Stephan Collishaw: Interview

We caught up with Stephan to find out about his latest novel and how Beeston played a role in his writing career…

Front Cover

If you’d have told a young Stephan Collishaw that one day he would be a published author he probably wouldn’t have believed you. Yet his third novel The Song of the Stork has recently been released by Legend Press, and he’s set up Noir Press, which is the only publishing house in the UK dedicated to Lithuanian Literature. Not bad for a man who failed his GCSEs twice.

Collishaw, 49, who currently lives in Colwick, grew up in Basford and attended Ellis Guilford, and despite failing his exams, he did leave school with a love of literature.

“They introduced me to Guy de Maupassant, which is the only thing school did for me,” he reminisces. “My poor mother was at her wits end and got me onto a Youth Training Scheme back in the 1980s. I went to work at a bookkeepers and lasted there 6 months until I got sacked.” However, this proved to be a crucial moment in his life.

“At that point in time, I decided I wanted to be a writer. So I started reading as much as I possibly could,” he says, “but when I was at work the cleaning lady caught me going to the toilets with Jane Austen and cup of tea.” We laugh at the memory. “She reported me to the manager who didn’t think it was appropriate, and sacked me.”

In 1995 he decided to go on a whim to Lithuania after teaching for two years in Radford, and that decision has made his life what it is today. “I’d gone with the start of a novel stuffed in my backpack,” he says, “and when I got there, life was far too much fun to be writing a novel. I ended up getting married to a Lithuanian.”

Now, he has three children, speaks Lithuanian and visits the country regularly. “When you explore a country, one of the things you want to do is explore the writing,” states Collishaw. “It’s almost impossible to actually read Lithuanian novelists,” he adds.

It was this that became the driving force behind Noir Press, which he set up about a year ago. “Until this moment in time,” he tells me, “there was only one living Lithuanian novelist in translation in the UK and that’s the one I published. It’s the only one.”

So far, Noir Press has published Breathing into Marble by Laura Sintija Černiauskaitė which won the European Union Prize for Literature. The publishing house is also set to release three books this year: The Easiest by Rasa Aškinytė; Shtetl Romance by Grigory Kanovich; The Music Teacher by Renata Šerelytė.

“All the books that we’re publishing have been award winning or in the top five books in Lithuania,” he tells me. “The concept is not to do more than one of each writer so that we build up a showcase. This is Lithuanian fiction as it stands at this moment in time.”

I ask him about his latest book Song of the Stork, a historical fiction novel set during the 1940s amid the Second World War which tells the story of a fifteen year old Jewish girl, Yael. While on the run, she meets a village outcast who is mute and they form a relationship.

“Before I’d started writing it,” explains Collishaw, “I hadn’t thought about how you would develop a relationship between two characters who can’t speak to each other. But in some ways that was a powerful, energetic part of the novel because I had to think how I was going to develop that relationship rather than falling back on normal tropes of writing.”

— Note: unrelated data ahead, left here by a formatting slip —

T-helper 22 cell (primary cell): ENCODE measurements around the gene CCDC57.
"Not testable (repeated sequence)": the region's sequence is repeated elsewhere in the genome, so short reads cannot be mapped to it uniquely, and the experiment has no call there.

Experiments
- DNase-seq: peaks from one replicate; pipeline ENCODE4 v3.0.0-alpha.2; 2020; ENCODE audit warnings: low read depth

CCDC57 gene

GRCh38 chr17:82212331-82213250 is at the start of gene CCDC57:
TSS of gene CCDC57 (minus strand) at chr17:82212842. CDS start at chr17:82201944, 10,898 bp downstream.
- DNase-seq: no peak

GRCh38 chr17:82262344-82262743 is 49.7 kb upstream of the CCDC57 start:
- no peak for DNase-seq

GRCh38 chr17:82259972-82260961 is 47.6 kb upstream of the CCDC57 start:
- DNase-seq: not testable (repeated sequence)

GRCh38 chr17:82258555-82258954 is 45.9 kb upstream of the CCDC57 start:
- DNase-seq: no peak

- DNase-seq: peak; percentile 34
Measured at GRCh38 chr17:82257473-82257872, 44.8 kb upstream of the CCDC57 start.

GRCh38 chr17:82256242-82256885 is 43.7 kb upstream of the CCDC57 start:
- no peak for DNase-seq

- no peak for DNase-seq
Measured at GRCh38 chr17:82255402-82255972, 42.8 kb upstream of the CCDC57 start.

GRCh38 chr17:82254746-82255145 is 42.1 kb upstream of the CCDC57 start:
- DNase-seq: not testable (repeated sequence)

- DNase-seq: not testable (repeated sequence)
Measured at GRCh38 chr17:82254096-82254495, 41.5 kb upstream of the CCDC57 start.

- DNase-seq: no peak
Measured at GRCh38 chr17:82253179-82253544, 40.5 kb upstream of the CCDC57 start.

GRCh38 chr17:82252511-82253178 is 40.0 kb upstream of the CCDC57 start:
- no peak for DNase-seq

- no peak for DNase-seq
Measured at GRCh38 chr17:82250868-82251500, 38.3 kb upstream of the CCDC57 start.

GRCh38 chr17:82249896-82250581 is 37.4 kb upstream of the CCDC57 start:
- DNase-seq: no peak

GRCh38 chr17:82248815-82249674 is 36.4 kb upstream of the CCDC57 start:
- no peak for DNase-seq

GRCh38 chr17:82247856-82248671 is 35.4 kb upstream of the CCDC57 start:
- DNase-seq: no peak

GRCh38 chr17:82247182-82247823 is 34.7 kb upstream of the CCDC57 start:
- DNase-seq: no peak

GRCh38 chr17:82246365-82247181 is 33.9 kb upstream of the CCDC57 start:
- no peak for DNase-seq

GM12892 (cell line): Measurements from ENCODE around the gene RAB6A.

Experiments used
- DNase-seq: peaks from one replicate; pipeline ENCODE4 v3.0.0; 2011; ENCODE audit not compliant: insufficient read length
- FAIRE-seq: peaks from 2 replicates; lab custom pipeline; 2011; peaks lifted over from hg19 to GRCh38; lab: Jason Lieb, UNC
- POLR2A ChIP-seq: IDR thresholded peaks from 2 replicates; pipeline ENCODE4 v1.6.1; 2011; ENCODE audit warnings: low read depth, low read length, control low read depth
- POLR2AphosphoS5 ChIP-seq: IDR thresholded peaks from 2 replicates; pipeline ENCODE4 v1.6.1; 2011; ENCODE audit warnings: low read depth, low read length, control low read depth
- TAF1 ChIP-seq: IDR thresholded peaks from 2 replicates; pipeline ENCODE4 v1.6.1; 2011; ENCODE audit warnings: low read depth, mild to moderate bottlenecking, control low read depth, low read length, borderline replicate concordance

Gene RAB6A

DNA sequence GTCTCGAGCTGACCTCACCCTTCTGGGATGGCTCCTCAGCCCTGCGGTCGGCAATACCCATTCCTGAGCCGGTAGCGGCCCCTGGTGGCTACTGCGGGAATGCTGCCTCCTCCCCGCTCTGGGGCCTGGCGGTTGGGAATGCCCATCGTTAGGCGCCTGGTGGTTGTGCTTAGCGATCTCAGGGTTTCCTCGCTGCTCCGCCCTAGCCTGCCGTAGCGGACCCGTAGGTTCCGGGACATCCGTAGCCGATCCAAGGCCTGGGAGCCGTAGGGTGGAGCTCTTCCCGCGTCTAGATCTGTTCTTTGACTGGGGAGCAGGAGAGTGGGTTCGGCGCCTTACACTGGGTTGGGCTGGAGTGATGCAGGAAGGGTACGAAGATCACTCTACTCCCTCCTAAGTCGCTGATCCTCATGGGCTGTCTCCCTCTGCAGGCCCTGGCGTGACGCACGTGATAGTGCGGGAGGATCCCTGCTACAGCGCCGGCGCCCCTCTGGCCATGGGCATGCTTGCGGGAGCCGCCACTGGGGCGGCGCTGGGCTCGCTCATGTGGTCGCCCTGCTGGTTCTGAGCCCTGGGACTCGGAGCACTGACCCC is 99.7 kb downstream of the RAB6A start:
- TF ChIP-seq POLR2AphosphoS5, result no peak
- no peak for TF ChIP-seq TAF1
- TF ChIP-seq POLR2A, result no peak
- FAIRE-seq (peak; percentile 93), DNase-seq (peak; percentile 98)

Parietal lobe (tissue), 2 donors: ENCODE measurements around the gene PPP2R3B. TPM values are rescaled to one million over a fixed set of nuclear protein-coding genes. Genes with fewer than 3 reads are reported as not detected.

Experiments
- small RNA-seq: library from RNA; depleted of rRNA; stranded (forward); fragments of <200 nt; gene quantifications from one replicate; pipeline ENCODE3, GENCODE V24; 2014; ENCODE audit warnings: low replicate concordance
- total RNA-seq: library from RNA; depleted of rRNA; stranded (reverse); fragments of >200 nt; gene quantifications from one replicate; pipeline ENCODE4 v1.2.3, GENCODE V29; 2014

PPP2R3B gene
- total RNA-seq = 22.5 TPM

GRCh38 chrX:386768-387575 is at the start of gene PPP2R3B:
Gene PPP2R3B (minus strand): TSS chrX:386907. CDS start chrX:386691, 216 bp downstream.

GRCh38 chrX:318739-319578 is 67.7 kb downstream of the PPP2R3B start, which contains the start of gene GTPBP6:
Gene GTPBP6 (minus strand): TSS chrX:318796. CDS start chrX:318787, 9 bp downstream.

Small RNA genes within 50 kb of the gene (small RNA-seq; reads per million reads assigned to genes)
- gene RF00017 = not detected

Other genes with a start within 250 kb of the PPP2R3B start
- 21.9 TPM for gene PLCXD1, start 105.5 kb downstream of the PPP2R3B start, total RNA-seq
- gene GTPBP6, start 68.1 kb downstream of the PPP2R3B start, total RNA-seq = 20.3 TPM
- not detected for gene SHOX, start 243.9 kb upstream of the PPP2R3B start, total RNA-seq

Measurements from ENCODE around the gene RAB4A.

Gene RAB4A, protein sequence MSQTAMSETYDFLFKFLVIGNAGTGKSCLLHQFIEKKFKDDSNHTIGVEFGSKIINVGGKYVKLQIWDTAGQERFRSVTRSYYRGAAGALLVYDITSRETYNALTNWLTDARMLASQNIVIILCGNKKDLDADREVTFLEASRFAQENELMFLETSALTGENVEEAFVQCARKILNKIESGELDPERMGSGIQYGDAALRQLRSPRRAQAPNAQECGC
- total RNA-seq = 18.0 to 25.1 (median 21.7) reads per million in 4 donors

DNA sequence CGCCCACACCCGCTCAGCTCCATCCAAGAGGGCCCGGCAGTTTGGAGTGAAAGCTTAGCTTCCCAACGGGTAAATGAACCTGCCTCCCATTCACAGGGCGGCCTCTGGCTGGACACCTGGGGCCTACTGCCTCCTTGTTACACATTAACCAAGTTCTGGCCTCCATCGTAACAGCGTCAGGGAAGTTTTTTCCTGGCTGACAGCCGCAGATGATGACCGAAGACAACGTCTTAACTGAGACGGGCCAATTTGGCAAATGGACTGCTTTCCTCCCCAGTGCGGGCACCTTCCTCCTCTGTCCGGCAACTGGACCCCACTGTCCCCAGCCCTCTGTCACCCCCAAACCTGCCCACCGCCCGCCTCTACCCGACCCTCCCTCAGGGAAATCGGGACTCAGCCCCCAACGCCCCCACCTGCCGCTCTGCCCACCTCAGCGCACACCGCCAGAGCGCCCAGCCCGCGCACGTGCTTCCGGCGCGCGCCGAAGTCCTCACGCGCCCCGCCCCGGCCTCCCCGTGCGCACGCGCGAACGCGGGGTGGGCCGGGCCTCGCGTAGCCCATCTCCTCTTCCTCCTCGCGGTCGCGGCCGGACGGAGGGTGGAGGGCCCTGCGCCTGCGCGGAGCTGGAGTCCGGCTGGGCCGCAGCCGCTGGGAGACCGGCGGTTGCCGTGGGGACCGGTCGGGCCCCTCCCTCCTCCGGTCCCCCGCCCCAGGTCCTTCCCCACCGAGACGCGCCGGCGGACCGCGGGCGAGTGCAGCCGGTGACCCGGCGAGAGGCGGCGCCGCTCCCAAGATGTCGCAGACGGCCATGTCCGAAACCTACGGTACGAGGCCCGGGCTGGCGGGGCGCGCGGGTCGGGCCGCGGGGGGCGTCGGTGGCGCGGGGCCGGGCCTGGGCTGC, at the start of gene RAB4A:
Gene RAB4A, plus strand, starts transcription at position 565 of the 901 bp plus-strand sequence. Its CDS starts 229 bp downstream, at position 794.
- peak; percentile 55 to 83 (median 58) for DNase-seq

Although he doesn’t live in Beeston, Collishaw does have links to our town particularly with the Flying Goose Café along Chilwell Road. “I’ll be doing a reading there,” he reveals, “and at the moment Hilary [Cook] is very kindly selling my books in preparation for the talk.”

Beeston was one of the first places I was taken seriously as a writer

It’s not just recently that Flying Goose has played a part in his writing career, as he explains: “Years ago I did one of my first ever readings as a novelist at her café back in 2001-2, so for me it’s a special place. That was when I first felt as though I was a proper writer and had any kind of identity as a writer.” It’s not just the café he likes to visit when he comes to Beeston. Jen Glover who set up the micro-brewery A Pottle of Blues is one of his former colleagues. “We worked together for many years at a school in Radford and it was enough to send us all off crazy,” he laughs, “so for Jen it provided the impetus for her escaping from teaching and living a dream of hers; opening a bar is the most appropriate thing she could possibly have done.”

The Beeston-based publisher Shoestring Press also holds a place in his heart, not only because he considers John Lucas a “godfather of literature” but because his first published collection was a Shoestring edition.

Collishaw explains: “I entered East Midlands Writers Awards and won. They published it with Shoestring, so I was first published by a Beeston publisher and it was the first time I’d ever made it into a proper publication.” He adds, “Beeston was one of the first places I was taken seriously as a writer.”

Stephen will be at the Flying Goose Café on Wednesday April 12 where he will be reading from Song of the Stork.

To find out more about Noir Press and upcoming publications, visit: www.noirpress.co.uk

Jade Moore

author, Author interview, beeston, book, Flying Goose Cafe, Historical Fiction, interview, Noir Press, Publishing, Stephan Collishaw, The Song of the Stork

Comments (0)

Leave a Reply

Your email address will not be published. Required fields are marked *

Contact Us
I agree to the Beestonian using my data to process this order as per their Privacy Policy. I also understand that the Beestonian will send one e-mail letting me know when new editions are published. I understand I can opt out at any time by using the 'unsubscribe' link.
reCAPTCHA

BEESTLY TWEETS: